Proof of just how powerful Amazon can be: six years ago, I bought a copy of Six Easy Pieces, a book of class lectures by Richard Feynman. Amazon remembered that, and linked to its sequel (of sorts), Six Not-so-Easy Pieces, it put a link at the top of the home page for me. That’s cool.
Feynman, for those that don’t know, is arguably among the most brilliant minds of the 20th century — some have gone so far to say that he was even smarter than Einstein. Regardless of where he might rank, the bottom line is that he is without question a genius. I stumbled on to Feynman in a rather odd way: first, I read Chaos by James Gleick. Gleick has a gift for making exceedingly complex concepts understandable — and his explanation of things like fractals and chaos theory were like an entirely new universe to me. (To this day I’m disappointed I didn’t read Chaos while in high school, as I likely would have pursued a scientific degree. Oh well.)
A few years later, I saw a copy of Genius, Gleick’s biography of Feynman. Though I had no idea who Feynman was, I had met Gleick at an inauguration event in Washington, DC and wanted to read more of his writing. Written in the same breezy style as Chaos, it captures the brilliance of the man (his intelligence, his sense of humor) as well as the breadth of the topics he contributed to. Perhaps most interesting to me was that Gleick talked about Feynman teaching freshman physics at Caltech.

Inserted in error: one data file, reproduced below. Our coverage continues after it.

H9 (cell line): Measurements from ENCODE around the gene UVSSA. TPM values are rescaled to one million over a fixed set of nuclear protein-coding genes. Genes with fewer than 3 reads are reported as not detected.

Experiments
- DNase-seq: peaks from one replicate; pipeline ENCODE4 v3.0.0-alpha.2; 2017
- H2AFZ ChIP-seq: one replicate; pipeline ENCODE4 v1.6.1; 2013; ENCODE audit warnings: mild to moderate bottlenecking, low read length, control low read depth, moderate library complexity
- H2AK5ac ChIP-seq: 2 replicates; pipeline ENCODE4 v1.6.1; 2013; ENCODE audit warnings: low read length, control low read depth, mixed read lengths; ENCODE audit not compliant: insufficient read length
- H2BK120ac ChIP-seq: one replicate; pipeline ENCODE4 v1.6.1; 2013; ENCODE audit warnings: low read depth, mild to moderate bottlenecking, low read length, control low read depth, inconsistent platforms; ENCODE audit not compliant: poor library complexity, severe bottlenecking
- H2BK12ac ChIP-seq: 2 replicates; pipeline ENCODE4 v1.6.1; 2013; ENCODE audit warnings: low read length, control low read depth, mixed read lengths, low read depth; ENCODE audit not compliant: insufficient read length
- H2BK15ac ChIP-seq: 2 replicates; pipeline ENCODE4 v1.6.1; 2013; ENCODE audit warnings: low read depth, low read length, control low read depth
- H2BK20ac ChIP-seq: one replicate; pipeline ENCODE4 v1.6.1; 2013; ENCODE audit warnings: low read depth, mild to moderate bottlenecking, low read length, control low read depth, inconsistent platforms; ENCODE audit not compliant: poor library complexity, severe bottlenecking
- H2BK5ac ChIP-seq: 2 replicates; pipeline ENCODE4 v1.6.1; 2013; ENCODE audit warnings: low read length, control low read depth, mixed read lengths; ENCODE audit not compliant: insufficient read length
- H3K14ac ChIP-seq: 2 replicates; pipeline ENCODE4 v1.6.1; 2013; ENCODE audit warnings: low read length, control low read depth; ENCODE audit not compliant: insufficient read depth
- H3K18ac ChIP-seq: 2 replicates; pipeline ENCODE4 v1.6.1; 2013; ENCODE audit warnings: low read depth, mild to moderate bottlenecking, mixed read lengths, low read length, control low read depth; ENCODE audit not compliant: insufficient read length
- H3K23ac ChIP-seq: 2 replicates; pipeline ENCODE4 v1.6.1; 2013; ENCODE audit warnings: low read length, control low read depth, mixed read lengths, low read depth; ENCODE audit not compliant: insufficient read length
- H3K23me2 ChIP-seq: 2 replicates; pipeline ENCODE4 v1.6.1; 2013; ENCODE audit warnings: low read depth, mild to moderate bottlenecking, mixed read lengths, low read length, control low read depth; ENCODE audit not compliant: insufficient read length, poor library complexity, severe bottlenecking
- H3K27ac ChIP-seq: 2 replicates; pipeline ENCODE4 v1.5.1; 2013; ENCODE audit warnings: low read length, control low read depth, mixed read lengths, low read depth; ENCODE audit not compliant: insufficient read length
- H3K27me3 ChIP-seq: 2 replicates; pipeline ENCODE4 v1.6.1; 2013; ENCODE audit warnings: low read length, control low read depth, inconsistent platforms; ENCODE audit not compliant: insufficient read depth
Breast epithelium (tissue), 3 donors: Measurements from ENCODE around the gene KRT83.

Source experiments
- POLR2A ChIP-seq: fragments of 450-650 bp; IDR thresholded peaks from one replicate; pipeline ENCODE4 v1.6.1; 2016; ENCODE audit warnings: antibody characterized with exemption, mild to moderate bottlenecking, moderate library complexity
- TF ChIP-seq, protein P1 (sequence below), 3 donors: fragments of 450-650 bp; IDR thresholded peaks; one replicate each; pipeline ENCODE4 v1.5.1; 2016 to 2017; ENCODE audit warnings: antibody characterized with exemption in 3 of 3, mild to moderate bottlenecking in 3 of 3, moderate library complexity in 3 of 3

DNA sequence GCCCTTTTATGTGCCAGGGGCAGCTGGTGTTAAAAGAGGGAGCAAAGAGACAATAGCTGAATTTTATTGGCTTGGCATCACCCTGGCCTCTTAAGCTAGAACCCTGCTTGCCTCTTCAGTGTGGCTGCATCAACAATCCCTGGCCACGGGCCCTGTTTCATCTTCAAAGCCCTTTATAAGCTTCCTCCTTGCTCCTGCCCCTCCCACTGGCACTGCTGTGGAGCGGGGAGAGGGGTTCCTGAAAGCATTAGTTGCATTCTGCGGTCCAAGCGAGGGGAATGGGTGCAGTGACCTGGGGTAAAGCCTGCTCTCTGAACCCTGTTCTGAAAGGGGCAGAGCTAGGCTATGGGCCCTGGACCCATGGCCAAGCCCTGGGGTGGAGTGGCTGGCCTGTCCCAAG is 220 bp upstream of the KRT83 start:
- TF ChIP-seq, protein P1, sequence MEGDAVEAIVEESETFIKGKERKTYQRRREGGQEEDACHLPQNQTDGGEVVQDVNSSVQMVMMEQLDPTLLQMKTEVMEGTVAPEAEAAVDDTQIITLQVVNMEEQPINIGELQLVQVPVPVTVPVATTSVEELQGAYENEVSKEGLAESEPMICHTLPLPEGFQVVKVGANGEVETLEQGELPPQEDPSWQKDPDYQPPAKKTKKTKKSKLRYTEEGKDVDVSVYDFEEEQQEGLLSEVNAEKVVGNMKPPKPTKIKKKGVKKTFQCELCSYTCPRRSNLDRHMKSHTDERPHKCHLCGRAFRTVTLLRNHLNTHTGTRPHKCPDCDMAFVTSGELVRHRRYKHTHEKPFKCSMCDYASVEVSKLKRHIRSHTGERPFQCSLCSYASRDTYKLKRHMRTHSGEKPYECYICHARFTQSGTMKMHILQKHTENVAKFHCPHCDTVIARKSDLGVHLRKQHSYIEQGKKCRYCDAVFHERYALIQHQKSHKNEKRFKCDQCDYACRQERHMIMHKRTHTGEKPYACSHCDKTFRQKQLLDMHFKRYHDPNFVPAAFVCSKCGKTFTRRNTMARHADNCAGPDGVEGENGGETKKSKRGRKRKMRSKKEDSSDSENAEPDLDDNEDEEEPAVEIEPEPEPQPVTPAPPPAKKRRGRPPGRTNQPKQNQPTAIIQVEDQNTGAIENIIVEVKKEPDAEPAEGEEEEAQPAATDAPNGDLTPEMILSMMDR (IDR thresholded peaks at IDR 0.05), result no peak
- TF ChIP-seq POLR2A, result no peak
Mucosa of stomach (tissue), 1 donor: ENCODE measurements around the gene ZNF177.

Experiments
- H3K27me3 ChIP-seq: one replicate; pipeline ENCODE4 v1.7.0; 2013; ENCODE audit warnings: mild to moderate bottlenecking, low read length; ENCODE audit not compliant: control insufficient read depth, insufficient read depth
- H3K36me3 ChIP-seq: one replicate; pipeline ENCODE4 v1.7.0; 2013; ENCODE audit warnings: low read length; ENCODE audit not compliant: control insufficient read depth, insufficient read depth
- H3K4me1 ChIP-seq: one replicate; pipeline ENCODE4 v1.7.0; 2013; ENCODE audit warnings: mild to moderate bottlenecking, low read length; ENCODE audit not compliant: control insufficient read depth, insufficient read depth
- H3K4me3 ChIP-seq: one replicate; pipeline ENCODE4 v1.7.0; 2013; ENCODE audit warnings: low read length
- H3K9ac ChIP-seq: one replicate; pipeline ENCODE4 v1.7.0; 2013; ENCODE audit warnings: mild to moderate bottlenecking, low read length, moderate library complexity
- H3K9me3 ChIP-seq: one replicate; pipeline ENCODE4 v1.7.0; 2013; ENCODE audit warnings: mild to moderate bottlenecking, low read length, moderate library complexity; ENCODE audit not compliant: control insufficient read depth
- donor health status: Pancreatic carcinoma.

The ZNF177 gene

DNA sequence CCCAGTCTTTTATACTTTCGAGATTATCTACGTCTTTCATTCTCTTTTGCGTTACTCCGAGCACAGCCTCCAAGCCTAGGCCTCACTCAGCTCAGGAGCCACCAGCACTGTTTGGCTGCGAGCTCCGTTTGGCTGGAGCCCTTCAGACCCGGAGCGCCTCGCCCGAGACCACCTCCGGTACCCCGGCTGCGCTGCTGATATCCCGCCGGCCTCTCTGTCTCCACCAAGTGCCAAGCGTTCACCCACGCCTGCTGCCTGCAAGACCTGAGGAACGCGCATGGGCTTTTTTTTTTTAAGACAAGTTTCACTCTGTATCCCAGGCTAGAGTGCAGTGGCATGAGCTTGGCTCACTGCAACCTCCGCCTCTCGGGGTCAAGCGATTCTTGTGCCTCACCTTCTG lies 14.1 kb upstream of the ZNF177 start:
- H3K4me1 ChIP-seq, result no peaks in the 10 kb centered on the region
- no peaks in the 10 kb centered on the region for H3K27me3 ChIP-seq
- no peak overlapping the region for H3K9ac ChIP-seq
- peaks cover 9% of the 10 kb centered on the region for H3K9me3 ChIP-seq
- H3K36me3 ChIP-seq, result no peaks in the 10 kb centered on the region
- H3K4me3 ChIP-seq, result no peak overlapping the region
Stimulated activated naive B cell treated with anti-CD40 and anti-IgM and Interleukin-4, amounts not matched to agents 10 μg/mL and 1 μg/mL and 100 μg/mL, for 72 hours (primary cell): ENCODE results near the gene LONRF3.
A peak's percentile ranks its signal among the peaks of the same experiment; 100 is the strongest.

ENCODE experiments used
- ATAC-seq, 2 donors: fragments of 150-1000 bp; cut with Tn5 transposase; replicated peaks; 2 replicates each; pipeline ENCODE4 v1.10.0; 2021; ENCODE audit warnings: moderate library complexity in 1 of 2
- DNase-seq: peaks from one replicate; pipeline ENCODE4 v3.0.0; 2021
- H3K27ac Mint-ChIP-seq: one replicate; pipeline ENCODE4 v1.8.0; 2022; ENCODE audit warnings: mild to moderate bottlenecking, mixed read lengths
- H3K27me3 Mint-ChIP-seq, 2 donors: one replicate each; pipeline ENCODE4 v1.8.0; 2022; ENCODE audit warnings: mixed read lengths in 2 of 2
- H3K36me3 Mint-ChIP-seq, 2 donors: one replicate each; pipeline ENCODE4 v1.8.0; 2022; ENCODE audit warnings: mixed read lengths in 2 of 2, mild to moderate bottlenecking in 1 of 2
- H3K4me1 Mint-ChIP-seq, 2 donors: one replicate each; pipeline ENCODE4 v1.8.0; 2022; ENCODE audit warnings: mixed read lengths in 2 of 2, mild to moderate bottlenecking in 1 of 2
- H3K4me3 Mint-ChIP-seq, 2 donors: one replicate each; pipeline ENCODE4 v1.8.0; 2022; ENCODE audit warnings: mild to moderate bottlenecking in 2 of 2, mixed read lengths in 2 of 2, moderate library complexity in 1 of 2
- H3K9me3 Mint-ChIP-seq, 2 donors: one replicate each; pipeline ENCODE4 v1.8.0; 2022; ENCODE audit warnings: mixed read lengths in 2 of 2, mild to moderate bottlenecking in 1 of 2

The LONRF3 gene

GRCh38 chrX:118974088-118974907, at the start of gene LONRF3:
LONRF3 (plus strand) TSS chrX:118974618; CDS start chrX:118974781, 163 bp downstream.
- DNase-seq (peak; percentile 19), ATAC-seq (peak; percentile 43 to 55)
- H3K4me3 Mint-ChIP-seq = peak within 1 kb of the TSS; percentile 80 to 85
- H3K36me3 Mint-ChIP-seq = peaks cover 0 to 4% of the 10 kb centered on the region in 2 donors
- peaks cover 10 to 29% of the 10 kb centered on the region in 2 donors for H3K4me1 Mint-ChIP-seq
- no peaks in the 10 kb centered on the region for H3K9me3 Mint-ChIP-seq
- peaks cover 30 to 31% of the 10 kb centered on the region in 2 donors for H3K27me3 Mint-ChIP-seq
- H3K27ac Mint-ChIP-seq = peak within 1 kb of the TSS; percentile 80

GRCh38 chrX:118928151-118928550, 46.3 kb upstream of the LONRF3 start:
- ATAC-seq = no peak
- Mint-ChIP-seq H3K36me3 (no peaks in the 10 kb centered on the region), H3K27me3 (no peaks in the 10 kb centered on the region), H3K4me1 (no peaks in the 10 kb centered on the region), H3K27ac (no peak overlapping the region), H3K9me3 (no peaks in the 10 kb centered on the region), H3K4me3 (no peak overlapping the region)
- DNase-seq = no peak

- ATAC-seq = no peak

And that’s how I stumbled on to Six Easy Pieces, the book and 6-CD compilation that includes the actual lectures by Feynman, covering the essential principles of Physics.
I think it’s time to rip those CDs on to MP3s, and make them my next iPod project. Once I listen to them again, I’ll pick up a copy of Six Not-so-Easy Pieces, which focuses exclusively on Einstein’s theory of relativity.